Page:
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“I'm just watching this helplessly,” says MacKinnon, “seeing Clay rolling up, maybe 45 degrees...and then, boom! Right back under.”
“No, no, no, no, no. He's giving me credit that I don't deserve,” Armstrong insists. “The fact is, I lost my paddle. That's why I remained upside down. I had nothing to right myself with!” It was a harrowing few minutes, in which Armstrong figured out, at last, “how to get out of the damned kayak,” and the two managed to drain his boat and set him in motion again.
But there remained 10 miles to travel, with wind and waves against them. “Clay kept pushing on but was tiring,” remembers MacKinnon, 20 years Armstrong's junior. “I started looking at my watch. I'm constantly calculating things: the time, the current, the wind, hours of daylight left. We paddled up onto a beach. I told Clay we weren't going to make it.” He didn't say anything. “What I'm getting at,” MacKinnon said, “is that I'm going to tow you for a while.”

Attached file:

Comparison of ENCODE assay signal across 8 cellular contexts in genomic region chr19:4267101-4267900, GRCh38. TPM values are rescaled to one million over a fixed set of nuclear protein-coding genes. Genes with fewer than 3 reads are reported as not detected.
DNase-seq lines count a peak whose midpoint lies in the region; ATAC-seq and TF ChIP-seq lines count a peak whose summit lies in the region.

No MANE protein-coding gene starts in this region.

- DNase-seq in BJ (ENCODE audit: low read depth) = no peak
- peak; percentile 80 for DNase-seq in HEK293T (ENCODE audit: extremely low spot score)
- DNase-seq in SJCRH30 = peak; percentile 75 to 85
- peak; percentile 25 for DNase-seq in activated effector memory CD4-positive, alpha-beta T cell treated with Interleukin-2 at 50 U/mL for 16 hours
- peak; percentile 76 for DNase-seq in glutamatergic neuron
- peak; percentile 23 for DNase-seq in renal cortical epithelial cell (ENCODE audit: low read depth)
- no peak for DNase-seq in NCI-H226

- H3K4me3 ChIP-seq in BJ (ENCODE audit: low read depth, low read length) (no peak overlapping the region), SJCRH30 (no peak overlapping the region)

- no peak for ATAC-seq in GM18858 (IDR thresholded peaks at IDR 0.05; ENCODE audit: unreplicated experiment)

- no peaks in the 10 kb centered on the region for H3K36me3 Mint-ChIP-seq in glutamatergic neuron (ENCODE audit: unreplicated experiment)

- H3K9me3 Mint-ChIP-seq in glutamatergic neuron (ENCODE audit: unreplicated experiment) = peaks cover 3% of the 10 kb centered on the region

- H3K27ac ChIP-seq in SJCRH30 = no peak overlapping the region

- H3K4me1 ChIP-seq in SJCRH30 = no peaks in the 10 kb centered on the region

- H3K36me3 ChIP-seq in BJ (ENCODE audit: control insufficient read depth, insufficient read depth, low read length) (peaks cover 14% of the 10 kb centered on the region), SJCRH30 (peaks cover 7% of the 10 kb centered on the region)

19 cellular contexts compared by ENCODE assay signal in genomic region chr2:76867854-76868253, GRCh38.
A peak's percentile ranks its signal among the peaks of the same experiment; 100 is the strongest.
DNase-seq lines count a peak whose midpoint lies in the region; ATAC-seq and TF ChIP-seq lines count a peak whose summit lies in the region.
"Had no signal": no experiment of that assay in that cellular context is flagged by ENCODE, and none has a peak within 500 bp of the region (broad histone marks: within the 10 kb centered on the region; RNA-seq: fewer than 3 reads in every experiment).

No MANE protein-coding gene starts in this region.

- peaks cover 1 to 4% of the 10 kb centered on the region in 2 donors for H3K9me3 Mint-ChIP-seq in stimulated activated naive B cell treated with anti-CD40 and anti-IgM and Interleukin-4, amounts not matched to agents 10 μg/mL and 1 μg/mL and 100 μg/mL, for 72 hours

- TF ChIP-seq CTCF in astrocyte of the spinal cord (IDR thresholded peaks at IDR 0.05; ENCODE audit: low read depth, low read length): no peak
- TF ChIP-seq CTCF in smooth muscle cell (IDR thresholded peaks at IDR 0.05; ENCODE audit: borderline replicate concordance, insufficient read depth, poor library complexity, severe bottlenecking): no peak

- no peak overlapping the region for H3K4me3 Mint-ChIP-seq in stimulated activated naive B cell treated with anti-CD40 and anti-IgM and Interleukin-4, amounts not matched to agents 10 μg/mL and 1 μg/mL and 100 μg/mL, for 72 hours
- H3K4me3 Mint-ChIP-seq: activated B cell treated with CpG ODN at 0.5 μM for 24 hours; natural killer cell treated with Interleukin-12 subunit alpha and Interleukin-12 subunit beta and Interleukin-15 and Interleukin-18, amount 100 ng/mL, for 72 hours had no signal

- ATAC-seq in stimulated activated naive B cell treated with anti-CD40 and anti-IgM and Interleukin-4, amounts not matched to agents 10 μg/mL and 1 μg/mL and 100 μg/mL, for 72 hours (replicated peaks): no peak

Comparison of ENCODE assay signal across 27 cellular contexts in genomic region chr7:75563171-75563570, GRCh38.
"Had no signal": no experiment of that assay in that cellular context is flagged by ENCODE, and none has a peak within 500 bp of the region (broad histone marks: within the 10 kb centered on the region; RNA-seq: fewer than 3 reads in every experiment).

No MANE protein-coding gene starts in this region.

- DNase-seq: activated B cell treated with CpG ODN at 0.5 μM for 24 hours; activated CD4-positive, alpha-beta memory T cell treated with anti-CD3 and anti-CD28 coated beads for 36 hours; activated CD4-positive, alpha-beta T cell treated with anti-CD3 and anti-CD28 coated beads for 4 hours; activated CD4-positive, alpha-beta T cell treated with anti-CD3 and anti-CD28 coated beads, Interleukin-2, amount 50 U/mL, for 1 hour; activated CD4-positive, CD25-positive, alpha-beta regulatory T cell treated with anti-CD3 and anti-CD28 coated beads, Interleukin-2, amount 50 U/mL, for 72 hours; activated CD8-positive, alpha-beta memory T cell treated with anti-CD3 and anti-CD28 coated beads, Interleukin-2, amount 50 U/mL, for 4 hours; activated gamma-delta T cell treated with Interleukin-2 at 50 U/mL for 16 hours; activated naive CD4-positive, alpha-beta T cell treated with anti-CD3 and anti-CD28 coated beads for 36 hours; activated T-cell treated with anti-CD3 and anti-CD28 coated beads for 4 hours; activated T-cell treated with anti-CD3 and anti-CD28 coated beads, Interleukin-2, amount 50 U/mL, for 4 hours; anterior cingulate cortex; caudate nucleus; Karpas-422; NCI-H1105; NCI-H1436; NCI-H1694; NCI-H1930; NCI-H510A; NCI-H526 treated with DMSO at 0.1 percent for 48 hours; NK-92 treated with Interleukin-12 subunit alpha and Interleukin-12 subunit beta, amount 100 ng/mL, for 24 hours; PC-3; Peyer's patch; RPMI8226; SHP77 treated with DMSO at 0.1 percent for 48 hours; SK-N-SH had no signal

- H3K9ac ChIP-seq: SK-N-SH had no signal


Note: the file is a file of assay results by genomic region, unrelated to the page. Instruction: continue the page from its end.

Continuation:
Armstrong glared at MacKinnon: “You're not going to tow me anywhere! I'll sleep here on the beach if I have to, but you're not going to tow me!”
“His insistence on towing me kind of woke me up,” Armstrong admits. He paddled with renewed vigor, and they reached Woods Hole with daylight to spare.
The ordeal “certainly reinforced my recognition of the fact that the sea can kill you,” MacKinnon says. “But it also put me in even greater awe of my friend. Clay Armstrong, for 20 years, has been teaching me—and not only about potassium ion channels!”
Armstrong, for his part, reports that he is ready for another go, this summer.